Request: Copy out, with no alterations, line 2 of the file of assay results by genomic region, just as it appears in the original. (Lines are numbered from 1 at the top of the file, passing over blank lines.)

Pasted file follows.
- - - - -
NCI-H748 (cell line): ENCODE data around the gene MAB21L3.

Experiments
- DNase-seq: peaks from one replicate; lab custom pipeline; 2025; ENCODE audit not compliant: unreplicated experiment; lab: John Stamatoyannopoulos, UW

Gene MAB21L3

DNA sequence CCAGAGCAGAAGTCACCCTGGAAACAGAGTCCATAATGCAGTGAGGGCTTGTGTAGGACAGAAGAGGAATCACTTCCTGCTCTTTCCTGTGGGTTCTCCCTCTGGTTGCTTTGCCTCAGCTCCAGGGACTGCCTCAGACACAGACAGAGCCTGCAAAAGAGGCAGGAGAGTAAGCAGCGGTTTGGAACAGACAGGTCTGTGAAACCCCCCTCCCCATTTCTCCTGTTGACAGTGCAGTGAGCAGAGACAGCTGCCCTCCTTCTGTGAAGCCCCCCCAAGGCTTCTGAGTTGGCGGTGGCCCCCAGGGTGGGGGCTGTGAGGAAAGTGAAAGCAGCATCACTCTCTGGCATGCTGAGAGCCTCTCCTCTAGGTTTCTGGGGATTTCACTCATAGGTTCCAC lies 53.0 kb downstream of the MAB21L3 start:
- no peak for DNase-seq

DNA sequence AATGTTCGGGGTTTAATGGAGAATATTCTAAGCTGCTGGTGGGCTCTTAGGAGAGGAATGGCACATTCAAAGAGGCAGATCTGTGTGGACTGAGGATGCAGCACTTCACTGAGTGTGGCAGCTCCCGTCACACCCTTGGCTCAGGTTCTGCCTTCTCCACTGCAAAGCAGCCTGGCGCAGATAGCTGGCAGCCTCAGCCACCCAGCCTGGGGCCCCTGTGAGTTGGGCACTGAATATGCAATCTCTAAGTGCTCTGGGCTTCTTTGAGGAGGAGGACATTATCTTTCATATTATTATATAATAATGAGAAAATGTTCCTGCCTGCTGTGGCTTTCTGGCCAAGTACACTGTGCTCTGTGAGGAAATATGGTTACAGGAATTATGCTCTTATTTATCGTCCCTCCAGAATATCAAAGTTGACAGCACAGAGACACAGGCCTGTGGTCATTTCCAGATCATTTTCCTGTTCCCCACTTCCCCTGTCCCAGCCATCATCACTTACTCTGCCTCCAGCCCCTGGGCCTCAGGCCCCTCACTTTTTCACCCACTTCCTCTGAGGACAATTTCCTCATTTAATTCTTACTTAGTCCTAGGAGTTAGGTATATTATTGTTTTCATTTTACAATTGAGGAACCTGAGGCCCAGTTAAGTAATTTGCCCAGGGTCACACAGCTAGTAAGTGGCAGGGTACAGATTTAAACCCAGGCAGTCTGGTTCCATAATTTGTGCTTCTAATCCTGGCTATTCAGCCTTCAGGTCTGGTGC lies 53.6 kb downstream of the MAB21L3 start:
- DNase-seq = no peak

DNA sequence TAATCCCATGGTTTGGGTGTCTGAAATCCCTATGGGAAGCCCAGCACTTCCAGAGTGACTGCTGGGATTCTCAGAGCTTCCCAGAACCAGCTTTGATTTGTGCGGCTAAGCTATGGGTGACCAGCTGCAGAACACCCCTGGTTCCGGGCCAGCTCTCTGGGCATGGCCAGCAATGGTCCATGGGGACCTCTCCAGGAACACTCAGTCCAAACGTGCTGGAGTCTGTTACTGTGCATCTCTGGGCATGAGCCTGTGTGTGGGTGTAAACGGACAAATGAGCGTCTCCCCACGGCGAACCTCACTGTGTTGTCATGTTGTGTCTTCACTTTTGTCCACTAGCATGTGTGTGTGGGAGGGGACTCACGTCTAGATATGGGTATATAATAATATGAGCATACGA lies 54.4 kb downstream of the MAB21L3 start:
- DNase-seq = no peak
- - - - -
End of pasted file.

Experiments